STEVE INSKEEP, host:
We're going next to Myanmar, where two million people remain at risk after a cyclone. We've reached an NPR correspondent who made it into the country within a few days of the storm. Still there. We're not able to identify him for security reasons, and we'll just get right to the conversation.
What is happening today?
NPR CORRESPONDENT: Well, there's a little bit of good news today. It appears that the U.N. was able to get a few visas for personnel that it's had waiting in Bangkok. Unfortunately, the bad news is visas for NGO workers still aren't really coming through.
There have also been these reports of the government siphoning off some of this aid to sell. And I have investigated some of those reports. They're very hard to prove. I have talked to a number of aid agencies about them. They say that they've seen no systematic abuse of the aid that's been coming in. However, I've talked to some business people here and the business people say that it's happening, but you know, whether it's actually the government doing this deliberately, whether it's the government policy or whether this is just a case of something falling off the back of the truck and ending up in the markets here - you've got to remember, this is a place where this is a great deal of corruption - which one of those it is, it's hard to say. I'm inclined to believe it's the latter.
INSKEEP: Well, what have you been able to see as you moved about whatever parts of the country are accessible to you?
NPR CORRESPONDENT: Well, I tried to get down to the delta yesterday and I was turned back by the police. And they've been turning back many people, including some international relief workers, even though they have visas or are working here. The reasons for that are still unclear.
Obviously the reasons they would want to stop someone like me is for reporting the scale of the problem down there. It's just embarrassing for them. They want to control the situation there.
I was able to get to a place about an hour and a half outside of Yangon - and I went to a small village - 42 houses - that was almost completely destroyed. These people in this village when the storm came, they huddled in this Hindu temple and this temple saved their lives. They crammed into the small space - about the size of a studio apartment.
They spent ten hours there. When they came out, 38 of their 40-odd houses were gone. And they say since that time - and that's 12 days ago now - since that time they've received absolutely no assistance from the government whatsoever. They've received two 20 kilogram bags of rice from some local charities, and that's it. That's all they've gotten. And they also complain that when they go to a nearby office, it's about five miles away and say they need help they're ignored.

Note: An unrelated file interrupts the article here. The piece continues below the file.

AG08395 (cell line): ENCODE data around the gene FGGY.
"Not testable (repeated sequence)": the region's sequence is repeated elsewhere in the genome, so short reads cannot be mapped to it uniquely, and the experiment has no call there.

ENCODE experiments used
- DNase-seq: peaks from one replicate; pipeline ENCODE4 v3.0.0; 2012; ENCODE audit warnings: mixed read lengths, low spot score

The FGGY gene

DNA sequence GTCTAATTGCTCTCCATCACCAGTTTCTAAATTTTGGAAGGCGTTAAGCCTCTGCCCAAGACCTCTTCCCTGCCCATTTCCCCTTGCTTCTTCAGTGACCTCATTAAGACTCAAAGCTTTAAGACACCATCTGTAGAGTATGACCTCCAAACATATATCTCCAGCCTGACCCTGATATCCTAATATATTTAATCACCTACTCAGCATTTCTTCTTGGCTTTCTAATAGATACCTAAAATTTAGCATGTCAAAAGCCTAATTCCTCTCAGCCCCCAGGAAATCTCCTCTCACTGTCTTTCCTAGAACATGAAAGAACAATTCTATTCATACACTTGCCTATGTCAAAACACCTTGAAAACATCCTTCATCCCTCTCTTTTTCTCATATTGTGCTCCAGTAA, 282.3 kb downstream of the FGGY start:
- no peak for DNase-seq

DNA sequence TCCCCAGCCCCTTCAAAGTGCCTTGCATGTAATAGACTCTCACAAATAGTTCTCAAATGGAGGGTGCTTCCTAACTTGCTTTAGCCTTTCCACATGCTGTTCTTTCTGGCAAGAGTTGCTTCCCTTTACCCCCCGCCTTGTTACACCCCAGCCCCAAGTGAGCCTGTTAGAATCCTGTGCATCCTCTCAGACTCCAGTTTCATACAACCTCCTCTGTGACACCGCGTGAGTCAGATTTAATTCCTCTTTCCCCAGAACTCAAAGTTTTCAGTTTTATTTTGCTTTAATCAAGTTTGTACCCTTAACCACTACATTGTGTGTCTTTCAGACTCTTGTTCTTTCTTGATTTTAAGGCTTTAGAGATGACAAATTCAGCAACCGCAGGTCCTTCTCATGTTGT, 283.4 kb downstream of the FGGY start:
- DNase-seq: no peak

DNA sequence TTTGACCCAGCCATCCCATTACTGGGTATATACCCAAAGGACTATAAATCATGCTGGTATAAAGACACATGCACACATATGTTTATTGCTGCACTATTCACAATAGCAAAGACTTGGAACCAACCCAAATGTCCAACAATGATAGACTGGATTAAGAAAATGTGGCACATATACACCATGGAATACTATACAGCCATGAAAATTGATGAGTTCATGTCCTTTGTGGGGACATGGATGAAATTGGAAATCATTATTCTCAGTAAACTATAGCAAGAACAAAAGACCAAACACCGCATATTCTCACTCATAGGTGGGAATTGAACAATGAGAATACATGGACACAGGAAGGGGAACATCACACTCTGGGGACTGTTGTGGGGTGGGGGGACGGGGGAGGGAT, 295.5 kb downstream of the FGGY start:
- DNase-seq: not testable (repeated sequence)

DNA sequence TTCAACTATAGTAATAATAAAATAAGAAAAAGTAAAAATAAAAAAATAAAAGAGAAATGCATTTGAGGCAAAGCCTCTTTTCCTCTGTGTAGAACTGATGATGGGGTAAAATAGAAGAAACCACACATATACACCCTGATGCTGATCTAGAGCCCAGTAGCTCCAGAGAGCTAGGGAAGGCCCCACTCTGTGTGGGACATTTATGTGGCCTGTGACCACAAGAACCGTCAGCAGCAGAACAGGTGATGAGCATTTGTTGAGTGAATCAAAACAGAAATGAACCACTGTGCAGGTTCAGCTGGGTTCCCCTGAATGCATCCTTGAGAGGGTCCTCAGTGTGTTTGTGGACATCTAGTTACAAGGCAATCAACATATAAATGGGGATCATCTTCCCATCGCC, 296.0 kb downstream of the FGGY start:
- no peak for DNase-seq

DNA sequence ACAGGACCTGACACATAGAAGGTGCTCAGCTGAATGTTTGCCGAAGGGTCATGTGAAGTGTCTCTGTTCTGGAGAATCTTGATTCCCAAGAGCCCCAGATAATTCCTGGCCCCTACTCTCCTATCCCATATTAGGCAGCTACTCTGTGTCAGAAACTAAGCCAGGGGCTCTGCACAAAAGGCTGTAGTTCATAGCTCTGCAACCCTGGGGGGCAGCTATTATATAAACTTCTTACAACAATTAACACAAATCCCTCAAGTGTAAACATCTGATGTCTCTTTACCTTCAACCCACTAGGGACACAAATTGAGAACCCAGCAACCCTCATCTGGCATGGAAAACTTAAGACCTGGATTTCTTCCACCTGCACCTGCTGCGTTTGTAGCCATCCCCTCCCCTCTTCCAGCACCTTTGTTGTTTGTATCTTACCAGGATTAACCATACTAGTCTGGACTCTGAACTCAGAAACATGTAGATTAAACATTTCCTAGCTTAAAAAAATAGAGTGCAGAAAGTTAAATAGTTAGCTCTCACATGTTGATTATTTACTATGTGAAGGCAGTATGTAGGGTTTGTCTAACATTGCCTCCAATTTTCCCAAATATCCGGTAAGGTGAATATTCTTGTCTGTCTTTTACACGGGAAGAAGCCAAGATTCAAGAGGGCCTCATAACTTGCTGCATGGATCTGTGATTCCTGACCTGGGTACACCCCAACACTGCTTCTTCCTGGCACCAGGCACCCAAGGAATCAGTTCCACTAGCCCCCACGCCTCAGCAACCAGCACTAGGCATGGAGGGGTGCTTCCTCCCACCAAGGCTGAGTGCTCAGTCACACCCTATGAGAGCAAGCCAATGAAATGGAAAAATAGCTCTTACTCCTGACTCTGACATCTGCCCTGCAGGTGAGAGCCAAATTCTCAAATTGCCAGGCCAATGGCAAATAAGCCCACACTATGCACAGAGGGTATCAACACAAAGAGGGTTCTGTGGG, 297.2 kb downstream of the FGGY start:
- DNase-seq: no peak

INSKEEP: I should mention that one of the people we're hearing from on MORNING EDITION today is an American four-star admiral who got into Myanmar to argue with the government for a different attitude for allowing in more aid. Given everything that you've seen, do you think that the government's attitude is changing?
NPR CORRESPONDENT: I don't think there's any change at the top, really. I think their basic attitude remains the same. I don't think they want large numbers of outsiders here.
You have to see this through their prism. Their prism is not that these international aid workers, for example, are coming in to provide help, necessarily. It's that they're from foreign countries and they're long suspicious of foreign countries and international aid organizations. And I'd be very surprised if you saw the floodgates open here in terms of visas being granted.
The government here wants to be the one that controls how the aid comes into the country and then is distributed throughout the country and decides how it goes out, where it goes out, and by whom it goes out. I don't think that's going to change in a big way in the near future.
INSKEEP: We've been listening to an NPR reporter, who's in Yangon, Myanmar's major city, who we are not identifying for security reasons.
Thanks very much for your update. Appreciate it.
NPR CORRESPONDENT: You're welcome.
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